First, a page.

Ukrainian President Volodymyr Zelensky said he was open to negotiations with Russia if they focused on protecting Ukraine’s territorial integrity, reparations to Kyiv and bringing war crimes perpetrators to justice.
Ahead of his speech at the World Climate Summit in Egypt on Tuesday, Zelensky said late Monday: To genuine peace talks. ”
Zelensky’s statement publicly shows that Ukraine is open to negotiations with Moscow to avoid alienating international public opinion by the United States, Ukraine’s main supporter in defending against Russian aggression. It was issued after urging Kyiv to
“Once again. Restoration of territorial integrity, respect for the UN Charter, compensation for all material losses caused by war, punishment of all war criminals and assurance that this will never happen again,” Zelensky said. “These are perfectly understandable conditions.”
US officials say it is up to Ukraine to define acceptable settlement terms. Many Western officials are skeptical that Russian President Vladimir Putin will be open to reconciliation anytime soon, including Russia’s withdrawal from occupied territories in Ukraine.
Since Putin said in late September that swaths of eastern and southern Ukraine belong to Russia, Kyiv has said it will not negotiate with Russia until another leader appears in the Kremlin. Meanwhile, Mr Putin’s insistence that Russia’s territorial claims are non-negotiable seems to leave little room for negotiation at this point.
“We have always made it clear that we are ready for such talks,” said Russian Deputy Foreign Minister Andrei Rudenko in a statement quoted by state news agency RIA. “There are no preliminary conditions on our part, except for the main condition that Ukraine shows goodwill.”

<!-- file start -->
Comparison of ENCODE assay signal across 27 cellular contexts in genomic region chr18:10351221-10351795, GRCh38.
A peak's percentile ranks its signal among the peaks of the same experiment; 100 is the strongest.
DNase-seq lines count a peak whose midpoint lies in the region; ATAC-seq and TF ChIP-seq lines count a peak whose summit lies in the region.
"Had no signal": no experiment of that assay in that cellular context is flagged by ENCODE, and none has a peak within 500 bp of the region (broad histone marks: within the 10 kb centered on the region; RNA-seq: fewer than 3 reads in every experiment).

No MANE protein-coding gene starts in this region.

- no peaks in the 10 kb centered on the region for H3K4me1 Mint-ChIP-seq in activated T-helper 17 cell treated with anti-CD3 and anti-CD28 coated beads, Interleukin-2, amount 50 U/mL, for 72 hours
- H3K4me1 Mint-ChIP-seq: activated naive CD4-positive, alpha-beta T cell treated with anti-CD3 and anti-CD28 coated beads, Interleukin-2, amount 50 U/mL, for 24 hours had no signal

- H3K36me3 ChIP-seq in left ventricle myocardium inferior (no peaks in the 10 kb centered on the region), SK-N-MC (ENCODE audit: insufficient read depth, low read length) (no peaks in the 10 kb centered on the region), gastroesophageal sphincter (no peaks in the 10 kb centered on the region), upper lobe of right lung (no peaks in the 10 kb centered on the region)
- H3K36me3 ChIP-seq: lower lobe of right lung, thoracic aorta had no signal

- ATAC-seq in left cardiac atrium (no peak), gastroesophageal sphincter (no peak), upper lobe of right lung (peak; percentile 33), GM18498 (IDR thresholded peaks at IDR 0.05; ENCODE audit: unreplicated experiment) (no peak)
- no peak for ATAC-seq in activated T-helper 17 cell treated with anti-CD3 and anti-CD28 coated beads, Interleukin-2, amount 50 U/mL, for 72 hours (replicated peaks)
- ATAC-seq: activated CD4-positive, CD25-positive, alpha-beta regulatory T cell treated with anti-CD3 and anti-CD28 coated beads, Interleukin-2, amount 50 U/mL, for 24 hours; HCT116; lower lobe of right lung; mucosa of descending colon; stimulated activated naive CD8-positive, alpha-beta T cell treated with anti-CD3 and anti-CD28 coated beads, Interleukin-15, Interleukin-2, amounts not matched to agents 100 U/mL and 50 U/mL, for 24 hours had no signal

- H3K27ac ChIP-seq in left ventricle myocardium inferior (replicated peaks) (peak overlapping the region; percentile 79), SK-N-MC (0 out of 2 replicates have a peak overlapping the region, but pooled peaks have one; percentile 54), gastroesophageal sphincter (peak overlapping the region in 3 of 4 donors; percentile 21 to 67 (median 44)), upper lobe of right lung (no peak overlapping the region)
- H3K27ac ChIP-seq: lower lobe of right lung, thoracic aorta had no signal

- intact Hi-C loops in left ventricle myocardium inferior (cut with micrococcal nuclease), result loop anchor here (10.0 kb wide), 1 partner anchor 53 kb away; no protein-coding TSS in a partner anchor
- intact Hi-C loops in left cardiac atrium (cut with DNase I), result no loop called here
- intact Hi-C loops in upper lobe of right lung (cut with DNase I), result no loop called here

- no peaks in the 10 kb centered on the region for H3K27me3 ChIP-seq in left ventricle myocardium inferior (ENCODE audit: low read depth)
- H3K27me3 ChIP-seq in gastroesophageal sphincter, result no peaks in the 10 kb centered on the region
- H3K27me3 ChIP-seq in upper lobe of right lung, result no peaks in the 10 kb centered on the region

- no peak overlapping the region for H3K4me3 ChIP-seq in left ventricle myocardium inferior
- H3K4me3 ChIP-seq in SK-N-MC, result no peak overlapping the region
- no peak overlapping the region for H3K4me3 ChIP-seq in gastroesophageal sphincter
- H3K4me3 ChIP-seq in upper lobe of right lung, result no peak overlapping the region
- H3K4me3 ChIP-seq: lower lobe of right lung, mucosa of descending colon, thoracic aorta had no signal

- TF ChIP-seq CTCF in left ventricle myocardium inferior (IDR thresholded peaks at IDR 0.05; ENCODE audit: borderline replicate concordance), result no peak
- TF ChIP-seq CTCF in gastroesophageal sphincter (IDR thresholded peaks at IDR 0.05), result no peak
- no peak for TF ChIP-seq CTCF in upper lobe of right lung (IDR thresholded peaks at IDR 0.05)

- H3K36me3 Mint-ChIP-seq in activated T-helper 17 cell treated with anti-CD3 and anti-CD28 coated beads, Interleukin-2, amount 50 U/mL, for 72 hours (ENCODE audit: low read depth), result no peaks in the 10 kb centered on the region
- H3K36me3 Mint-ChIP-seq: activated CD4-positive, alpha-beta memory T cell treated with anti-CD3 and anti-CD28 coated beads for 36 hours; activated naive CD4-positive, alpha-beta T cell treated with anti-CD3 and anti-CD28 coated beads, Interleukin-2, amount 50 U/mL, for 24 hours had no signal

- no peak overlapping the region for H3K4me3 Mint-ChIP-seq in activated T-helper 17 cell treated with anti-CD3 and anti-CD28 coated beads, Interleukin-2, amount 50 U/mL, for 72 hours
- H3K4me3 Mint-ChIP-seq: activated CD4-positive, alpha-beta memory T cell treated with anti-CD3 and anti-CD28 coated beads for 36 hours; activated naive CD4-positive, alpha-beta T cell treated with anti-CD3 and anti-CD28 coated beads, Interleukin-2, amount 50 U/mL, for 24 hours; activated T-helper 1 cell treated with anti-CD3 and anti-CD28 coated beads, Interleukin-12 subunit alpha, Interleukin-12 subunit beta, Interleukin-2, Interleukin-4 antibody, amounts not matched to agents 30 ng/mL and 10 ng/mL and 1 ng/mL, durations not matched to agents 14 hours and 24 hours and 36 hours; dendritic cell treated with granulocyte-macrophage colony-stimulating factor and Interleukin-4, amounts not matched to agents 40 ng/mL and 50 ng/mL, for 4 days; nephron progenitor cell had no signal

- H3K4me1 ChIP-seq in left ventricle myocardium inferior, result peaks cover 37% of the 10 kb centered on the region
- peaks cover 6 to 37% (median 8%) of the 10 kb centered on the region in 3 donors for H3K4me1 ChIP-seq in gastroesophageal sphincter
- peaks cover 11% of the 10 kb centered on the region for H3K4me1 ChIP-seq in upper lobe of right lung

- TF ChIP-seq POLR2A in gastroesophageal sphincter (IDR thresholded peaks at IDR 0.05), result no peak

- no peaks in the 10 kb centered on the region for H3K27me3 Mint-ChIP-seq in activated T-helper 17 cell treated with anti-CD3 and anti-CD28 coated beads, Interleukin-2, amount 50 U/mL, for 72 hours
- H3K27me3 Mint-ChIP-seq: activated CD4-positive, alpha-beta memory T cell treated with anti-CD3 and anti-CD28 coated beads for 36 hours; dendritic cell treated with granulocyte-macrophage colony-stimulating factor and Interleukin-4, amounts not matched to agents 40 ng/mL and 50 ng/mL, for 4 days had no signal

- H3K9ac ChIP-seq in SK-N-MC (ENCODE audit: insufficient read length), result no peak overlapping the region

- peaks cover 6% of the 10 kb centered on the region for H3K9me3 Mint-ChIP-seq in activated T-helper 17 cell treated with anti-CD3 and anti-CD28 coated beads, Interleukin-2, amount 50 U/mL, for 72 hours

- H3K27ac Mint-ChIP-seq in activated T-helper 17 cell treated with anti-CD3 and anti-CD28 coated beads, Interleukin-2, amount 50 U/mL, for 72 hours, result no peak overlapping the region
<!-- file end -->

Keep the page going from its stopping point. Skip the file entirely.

Bolstered by its recent battlefield successes, Ukraine will, as a condition of the peace deal, return to its own control all occupied territories, including parts of the Crimean peninsula and eastern Donbass region, which Russia occupied in 2014. demanding.
Military realities will determine how much Ukraine can restore its internationally recognized borders, according to officials in Kyiv and the western capital.
Since Russia launched its full-scale invasion in February, many Western governments have been skeptical about how much territory Ukraine could regain through fighting. It has sought to dispel such suspicions, especially with its attacks in eastern and southern Ukraine invading the Kharkov region.
But continued Western military and financial support is vital to Ukraine’s ability to move forward. Many in Kyiv fear that cuts in aid will undermine Ukraine’s hopes of reclaiming occupied territories and force negotiations on a weaker footing.
Ukraine also fears any ceasefire will regroup the Russian army and Mr Putin fears the talks will strengthen Russia’s control of the occupied territories.
Kyiv officials continue to warn the West about the dangers of premature negotiations.
“What do you mean by ‘negotiation’? The Russian ultimatum is well known. This is unacceptable. So what are we talking about? Are you just hiding your words?